The second realistic sculpture (Ezekiel) represents subjugation to what the eye can see, total surrender to and obsession by what is observed. In the “ecstasy of hyper-reality” of our post-modern world, man is petrified and appalled by the exaggerated closeness of things, by their omnipresence and tele-presence, by the total promiscuity of all the things that besiege him and to which he surrenders without resistance.
The first and most impressive realistic sculpture presents winning over the other person’s perspective, winning over the view of the Other. The possession of the other person’s perspective, presented here as possession of Goliath’s plucked out eye that David defiantly holds in his hand, means holding power.
The third realistic sculpture reveals yet another option between the Self and the Other. Thomas’s suspicion regarding Jesus’ deifying serves only to prove his status. Thus, we find out that even suspicion in mediated images and the game of reflections around us is ambivalent. Apparently, it is a prerequisite to preserve subjectivity (I doubt, therefore I exist), but on the other hand, suspicion is prerequisite to belief (Dostoyevsky).
Friedrich Wilhelm Nietzsche (1844-1900) announced man’s historic degradation and tried to find a way out of the world in which man trapped himself. His idea of the necessity for the man to “transcend himself”, of “the present that lives at the expense of the future,” became a gloomy vision of humanity at the beginning of the 20th century. If indeed there are no eternal truths, no god, no intelligible spheres, no noumenal or transcendental truth, no chance to go beyond this reality we ourselves have created and in which we are trapped, then Nietzsche is right when he says that we are forced to re-create ourselves. The man must transcend himself.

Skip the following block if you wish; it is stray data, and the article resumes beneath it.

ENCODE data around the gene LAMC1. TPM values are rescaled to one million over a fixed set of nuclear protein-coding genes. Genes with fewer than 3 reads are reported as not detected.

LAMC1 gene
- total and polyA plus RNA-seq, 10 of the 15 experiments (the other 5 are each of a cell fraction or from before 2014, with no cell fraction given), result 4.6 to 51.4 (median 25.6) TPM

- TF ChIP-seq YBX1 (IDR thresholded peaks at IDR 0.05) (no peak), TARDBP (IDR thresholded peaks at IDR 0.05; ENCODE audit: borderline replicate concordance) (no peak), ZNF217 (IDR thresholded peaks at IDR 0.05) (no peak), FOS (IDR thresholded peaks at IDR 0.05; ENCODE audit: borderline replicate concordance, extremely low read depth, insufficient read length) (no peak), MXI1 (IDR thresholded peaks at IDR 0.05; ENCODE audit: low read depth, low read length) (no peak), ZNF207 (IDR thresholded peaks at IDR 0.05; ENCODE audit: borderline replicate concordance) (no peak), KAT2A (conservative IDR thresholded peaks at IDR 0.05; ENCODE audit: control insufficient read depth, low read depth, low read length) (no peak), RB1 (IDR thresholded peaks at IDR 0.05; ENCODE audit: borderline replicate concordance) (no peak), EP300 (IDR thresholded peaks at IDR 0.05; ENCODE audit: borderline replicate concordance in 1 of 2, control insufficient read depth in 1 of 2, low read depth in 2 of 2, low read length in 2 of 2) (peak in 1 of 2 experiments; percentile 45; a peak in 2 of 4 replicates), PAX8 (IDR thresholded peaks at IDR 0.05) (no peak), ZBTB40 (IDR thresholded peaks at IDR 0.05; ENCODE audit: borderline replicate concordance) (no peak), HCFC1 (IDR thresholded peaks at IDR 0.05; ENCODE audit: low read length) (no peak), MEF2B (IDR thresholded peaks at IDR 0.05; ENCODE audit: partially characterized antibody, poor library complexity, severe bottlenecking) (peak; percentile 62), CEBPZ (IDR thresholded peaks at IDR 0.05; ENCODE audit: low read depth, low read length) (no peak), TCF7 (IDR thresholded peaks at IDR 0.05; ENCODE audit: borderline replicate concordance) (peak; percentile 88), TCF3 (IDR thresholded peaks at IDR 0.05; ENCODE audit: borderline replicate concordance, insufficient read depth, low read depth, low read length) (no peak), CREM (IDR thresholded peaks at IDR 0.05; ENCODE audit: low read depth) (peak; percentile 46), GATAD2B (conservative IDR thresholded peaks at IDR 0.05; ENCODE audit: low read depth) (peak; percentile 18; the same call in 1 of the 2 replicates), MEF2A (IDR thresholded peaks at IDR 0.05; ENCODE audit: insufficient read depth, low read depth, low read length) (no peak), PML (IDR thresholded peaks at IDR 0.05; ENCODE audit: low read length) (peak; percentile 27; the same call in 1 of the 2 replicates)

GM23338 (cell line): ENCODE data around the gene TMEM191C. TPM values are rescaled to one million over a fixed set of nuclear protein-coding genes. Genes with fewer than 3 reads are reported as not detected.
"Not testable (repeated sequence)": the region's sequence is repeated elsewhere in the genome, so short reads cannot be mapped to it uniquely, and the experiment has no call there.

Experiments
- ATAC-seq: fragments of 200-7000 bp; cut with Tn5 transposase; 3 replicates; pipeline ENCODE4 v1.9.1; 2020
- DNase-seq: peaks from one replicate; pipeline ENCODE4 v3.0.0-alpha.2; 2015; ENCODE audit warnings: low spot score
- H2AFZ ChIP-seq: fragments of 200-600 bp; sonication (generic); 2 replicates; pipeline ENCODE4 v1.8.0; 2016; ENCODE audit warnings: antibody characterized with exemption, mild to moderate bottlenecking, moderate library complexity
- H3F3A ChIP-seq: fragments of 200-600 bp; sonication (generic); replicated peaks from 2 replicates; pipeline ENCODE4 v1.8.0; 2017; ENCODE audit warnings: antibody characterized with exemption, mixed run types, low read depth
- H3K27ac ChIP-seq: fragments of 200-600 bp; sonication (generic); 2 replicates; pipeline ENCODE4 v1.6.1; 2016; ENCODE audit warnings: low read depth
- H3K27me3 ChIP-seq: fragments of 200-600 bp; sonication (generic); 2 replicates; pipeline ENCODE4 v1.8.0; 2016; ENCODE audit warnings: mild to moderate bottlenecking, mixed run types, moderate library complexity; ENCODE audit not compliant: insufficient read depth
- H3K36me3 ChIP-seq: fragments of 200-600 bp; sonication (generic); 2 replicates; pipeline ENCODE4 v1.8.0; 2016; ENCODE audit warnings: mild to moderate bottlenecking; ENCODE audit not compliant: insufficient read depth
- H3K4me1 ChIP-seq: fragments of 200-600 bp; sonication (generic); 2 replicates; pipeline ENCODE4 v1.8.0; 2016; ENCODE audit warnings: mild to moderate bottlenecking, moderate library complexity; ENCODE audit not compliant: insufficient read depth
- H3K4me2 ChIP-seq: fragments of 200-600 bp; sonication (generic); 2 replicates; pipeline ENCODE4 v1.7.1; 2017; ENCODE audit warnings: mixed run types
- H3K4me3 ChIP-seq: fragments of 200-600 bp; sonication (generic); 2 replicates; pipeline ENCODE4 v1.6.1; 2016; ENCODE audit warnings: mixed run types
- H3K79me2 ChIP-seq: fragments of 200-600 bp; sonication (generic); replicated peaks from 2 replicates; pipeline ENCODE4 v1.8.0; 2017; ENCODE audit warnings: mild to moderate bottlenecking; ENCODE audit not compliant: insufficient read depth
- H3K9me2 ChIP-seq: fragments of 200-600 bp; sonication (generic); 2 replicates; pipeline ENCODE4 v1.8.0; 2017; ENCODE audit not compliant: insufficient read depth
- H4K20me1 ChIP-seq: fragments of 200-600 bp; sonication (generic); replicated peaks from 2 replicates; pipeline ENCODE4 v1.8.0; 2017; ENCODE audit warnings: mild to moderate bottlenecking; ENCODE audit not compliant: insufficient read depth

A dangerous transition, a dangerous journey, a dangerous looking back, hesitation and stopping – this is what man is according to Nietzsche. That man should transcend himself, leave himself behind, and in an impossible feat – make a dangerous leap beyond himself.
Man is something that shall be overcome. What have you done to overcome him? All beings so far have created something beyond themselves; and do you want to be the ebb of this great flood and even go back to the beasts rather than overcome man?”
The story told by each individual figure starts with the resilience of man emerging from the ground (defined as mother-earth or environment) which, through/with the collective subconscious (a metaphor contained in the historic imaginary figure), come together in the tension and uncertainty reflected in the “small” character (the author, the creator). In all of them together, as in every individual portrait, in different ways there is a strong reflection (even poetic) of dramatic tension which suggests anticipation, and the psychological moment is underlined in relation to the usual hyper-realistic process of strict photographic, unemotional depiction and interpretation.
Categories: frontpage, portfolio, Realistic Sculptures • Tags: Duan Hanson, Lifesize Realistic Sculptures, photorealistic sculpture, Realistic Sculptures, Ron Mueck, sculptor, Sculpture, Zarko Baseski
The exhibition represents three different types of humans. The connection between the three characters – author/artist, ordinary person, and imaginary portrait – can be found in the general representation of humanity, that is the human being as a symbol of ongoing existential struggle which includes real life and historic influences, as well as imaginary conditions of the spirit. These representations of people, without idealizing the form of the human body, reflect a strong life force and a potent creative energy.
Categories: frontpage, portfolio, Realistic Sculptures • Tags: contemporary sculptor, human hair sculpture, hyperrealist sculptor, Hyperrealistic Sculptures, photorealistic, Realistic Sculptures, Ron Mueck, sculptor, Self-portrait
In Zarko Basheski’s sculptures there are several elements which are new to Macedonian sculpture – the hyper-realistic treatment, technical production and use of new materials, size of the work, the concept – all of which, when combined in one, offer a multilayered reading of the artwork.